Marie Charles lives in Nan Panyòl. Normally, that would mean that she lives in the Dominican Republic. “Panyòl” mean Spanish, and “Nan Panyòl”is one of the ways that Haitians refer to their neighbor. But her home is in a neighborhood of Tomond, on the highway that leads from Pòtoprens, though Central Haiti, to Okap in the north. She is a single mother, living in the front room of a dilapidated house, with a rusted tin roof, that she rents.
Some CLM members seem destined for quick success when you first meet them. They show an energy and an optimism that promises hard, focused effort. Given the tools and the training that the program is able to provide, progress is highly probable for such women. The program’s 96% graduation rate reflects its staff’s hard work, but also that it is well-designed to meet the needs of women who are ready to make use of it. And many are ready.
Marie seems very much like one such woman. She shows a number of good signs. She is optimistic and energetic. She keeps herself and her clothes clean. Her baby, Jackson, is always clean and decently dressed, too. She is minutely attentive to him, carrying him around with her and keeping up a happy banter. She appears to be taking her case manager’s talk about the importance of hygiene and of talking with your baby seriously. She chose goats and a pig as her two enterprises, and explains her choice simply. “I know they’ll have young. That’s why I chose them.” It is, she says, the first time she has ever owned livestock, and she is happy about it.
But beneath her enthusiasm, there are troubling signs. Her case manager, Ricot, describes the way she quickly agrees to any suggestion that he makes, but then does nothing. Much more seriously: She is a single mother not of one boy, but of three with three different men. All three children live with her, but she seems neglectful of her two older sons. She is not sure about their ages, but tends to leave them lying on the bed in her house, without dressing them or even keeping them clean.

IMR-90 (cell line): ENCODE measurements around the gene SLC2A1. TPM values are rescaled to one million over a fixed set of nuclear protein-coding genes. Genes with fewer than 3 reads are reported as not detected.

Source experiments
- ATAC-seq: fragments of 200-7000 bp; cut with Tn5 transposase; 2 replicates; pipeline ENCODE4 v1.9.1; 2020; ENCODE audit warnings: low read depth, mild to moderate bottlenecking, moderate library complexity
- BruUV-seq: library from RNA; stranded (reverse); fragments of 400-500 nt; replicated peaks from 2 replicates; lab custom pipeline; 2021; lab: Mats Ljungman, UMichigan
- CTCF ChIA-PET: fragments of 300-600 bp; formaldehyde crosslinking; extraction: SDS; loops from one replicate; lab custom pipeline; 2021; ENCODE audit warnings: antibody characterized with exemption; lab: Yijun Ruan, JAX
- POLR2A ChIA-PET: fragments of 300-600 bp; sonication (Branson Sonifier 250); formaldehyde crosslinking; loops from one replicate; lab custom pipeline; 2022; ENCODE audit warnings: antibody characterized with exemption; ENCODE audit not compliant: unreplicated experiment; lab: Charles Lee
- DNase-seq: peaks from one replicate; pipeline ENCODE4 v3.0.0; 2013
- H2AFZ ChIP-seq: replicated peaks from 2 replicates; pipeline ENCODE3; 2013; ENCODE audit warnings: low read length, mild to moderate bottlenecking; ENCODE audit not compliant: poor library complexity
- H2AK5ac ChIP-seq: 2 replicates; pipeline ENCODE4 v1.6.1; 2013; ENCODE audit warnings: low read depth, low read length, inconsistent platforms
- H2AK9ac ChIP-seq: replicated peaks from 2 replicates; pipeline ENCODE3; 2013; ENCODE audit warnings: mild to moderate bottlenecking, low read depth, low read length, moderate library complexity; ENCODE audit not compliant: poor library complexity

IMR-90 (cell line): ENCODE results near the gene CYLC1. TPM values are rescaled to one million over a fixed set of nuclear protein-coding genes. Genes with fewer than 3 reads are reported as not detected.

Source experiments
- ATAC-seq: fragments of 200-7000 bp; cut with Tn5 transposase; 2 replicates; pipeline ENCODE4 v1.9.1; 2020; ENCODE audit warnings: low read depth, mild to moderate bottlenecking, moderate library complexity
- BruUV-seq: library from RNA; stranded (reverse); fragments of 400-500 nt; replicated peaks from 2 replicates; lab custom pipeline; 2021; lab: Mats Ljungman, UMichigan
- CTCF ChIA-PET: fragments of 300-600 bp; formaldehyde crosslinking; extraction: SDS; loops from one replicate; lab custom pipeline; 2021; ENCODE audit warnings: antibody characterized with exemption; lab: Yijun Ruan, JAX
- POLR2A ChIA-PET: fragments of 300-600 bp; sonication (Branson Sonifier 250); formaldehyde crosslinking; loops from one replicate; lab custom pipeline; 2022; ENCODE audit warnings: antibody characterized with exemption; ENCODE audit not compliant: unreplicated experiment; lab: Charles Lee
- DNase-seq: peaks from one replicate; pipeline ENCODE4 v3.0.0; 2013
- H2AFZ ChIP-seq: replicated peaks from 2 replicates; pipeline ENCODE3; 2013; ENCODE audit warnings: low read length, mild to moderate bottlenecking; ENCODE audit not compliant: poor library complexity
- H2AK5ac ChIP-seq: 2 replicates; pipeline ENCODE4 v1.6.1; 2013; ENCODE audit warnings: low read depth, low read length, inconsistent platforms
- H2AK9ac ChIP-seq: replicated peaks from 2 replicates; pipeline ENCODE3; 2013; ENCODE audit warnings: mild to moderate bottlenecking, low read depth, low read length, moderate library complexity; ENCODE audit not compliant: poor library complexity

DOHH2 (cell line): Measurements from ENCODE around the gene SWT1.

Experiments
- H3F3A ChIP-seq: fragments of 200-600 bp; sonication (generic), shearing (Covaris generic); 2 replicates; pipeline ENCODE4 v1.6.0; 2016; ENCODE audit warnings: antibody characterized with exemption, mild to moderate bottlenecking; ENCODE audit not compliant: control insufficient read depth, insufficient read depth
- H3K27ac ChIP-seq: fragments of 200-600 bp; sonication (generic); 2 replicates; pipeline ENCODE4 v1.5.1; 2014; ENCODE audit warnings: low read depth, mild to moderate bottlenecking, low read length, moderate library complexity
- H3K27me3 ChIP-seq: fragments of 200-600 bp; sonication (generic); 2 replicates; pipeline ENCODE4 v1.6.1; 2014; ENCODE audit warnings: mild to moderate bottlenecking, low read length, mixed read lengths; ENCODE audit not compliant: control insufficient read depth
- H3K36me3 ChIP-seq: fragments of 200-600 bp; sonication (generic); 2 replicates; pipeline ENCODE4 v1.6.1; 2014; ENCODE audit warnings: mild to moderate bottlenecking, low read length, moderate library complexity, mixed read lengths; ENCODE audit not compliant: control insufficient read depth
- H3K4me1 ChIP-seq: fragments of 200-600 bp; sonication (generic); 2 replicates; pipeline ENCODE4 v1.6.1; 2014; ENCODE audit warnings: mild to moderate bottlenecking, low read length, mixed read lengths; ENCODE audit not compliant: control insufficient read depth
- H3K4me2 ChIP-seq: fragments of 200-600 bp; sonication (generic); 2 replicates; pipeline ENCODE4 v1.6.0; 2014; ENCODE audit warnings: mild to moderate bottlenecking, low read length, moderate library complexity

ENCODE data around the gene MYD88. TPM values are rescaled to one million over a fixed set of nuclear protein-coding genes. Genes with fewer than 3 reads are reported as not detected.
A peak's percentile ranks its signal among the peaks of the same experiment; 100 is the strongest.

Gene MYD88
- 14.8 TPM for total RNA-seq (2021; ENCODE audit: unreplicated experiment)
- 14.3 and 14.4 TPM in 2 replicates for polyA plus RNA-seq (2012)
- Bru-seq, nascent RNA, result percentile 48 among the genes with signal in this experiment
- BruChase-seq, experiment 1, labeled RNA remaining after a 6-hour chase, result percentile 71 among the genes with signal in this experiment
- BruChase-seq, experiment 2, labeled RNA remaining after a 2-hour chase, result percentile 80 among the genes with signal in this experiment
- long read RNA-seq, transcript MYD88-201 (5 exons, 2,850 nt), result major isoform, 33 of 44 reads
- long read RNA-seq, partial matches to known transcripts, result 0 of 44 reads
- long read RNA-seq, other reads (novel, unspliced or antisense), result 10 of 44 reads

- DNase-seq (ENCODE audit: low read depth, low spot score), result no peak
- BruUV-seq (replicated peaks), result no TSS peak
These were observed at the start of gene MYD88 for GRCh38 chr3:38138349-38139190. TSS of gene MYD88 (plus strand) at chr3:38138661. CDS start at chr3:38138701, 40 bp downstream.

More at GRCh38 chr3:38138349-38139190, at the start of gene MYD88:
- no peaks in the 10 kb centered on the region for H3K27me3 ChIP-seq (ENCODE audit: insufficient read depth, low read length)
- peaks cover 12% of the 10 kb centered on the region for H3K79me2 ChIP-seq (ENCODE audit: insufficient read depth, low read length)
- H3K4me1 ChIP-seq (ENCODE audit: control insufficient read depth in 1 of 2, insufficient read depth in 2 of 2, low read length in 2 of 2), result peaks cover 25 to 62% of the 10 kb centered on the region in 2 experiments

The CLM program has neither the tools nor the expertise to evaluate intellectual disabilities. Marie’s two older boys clearly have developmental issues. The older boy is said to be able to walk, but he is entirely silent. The middle boy does not walk at all, but he keeps up a seemingly-meaningless babble. And then there is Marie herself: Her inability to follow through on the things that she agrees to do and the cheerfulness of her disregard for her two older boys might reflect developmental issues as well.
The program regularly works with women who seem to have intellectual disabilities. It would be surprising if the very poorest segment of the population did not include its share of such cases. For some, that might be part of the reason they are so poor. But without specific tools to diagnose or evaluate such issues, case managers and their supervisors generally confront them as they find them, treating them as they treat any of the many unique circumstances that program members face.
Marie is part of the fourth set of fifty families that Ricot has worked with, so he has a lot of experience to draw on. In Marie’s case, he is working increasingly to include her mother in their conversations. Marie herself reports that, though she has longed lived outside her mother’s home, she has always counted on her mother to provide for her and the boys. None of their fathers helps her. Her mother has no other children, so she seems to have been able to provide ongoing support. The older woman makes and sells charcoal and grows vegetables that she sells at the small, roadside market nearby, in Palmis Tanpe.
Ricot’s ability to keep Marie’s mother engaged gives him a sense of hope for Marie. “The mother is always available when I need her.” They have arranged to build a small house for Marie and the boys on family land, and thanks to the mother’s management, Marie’s latrine is already completed. Now that the rainy season has started, Marie is anxious to begin her own vegetable farming, and it is easy to imagine her being able to depend on her mother’s help.
But Ricot may have his work cut out for him to help Marie with the older boys. Malnutrition screening, an important feature of the CLM program, has been delayed by an accident that disabled the program’s nurse. And even if screening, which will happen soon nonetheless, leads to a referral for one or both of the boys, Marie will probably need help staying focused enough to do the necessary follow-up.
(Note: I have replaced the name of this CLM member and her boy with pseudonyms.)